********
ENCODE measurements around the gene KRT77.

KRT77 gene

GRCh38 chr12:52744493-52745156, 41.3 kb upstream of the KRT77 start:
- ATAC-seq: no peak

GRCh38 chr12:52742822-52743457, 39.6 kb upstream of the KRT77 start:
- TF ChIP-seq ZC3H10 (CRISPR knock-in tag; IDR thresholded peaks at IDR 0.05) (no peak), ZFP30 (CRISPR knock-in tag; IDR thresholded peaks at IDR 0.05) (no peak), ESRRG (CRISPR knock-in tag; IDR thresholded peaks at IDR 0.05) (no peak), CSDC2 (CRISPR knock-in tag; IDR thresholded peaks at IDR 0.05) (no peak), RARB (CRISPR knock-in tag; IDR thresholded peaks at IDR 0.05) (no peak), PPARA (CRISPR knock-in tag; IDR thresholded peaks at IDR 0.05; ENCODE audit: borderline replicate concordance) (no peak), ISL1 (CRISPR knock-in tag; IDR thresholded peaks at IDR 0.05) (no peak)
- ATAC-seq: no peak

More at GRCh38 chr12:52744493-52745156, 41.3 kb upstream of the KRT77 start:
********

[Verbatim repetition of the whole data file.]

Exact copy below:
ENCODE measurements around the gene KRT77.

KRT77 gene

GRCh38 chr12:52744493-52745156, 41.3 kb upstream of the KRT77 start:
- ATAC-seq: no peak

GRCh38 chr12:52742822-52743457, 39.6 kb upstream of the KRT77 start:
- TF ChIP-seq ZC3H10 (CRISPR knock-in tag; IDR thresholded peaks at IDR 0.05) (no peak), ZFP30 (CRISPR knock-in tag; IDR thresholded peaks at IDR 0.05) (no peak), ESRRG (CRISPR knock-in tag; IDR thresholded peaks at IDR 0.05) (no peak), CSDC2 (CRISPR knock-in tag; IDR thresholded peaks at IDR 0.05) (no peak), RARB (CRISPR knock-in tag; IDR thresholded peaks at IDR 0.05) (no peak), PPARA (CRISPR knock-in tag; IDR thresholded peaks at IDR 0.05; ENCODE audit: borderline replicate concordance) (no peak), ISL1 (CRISPR knock-in tag; IDR thresholded peaks at IDR 0.05) (no peak)
- ATAC-seq: no peak

More at GRCh38 chr12:52744493-52745156, 41.3 kb upstream of the KRT77 start: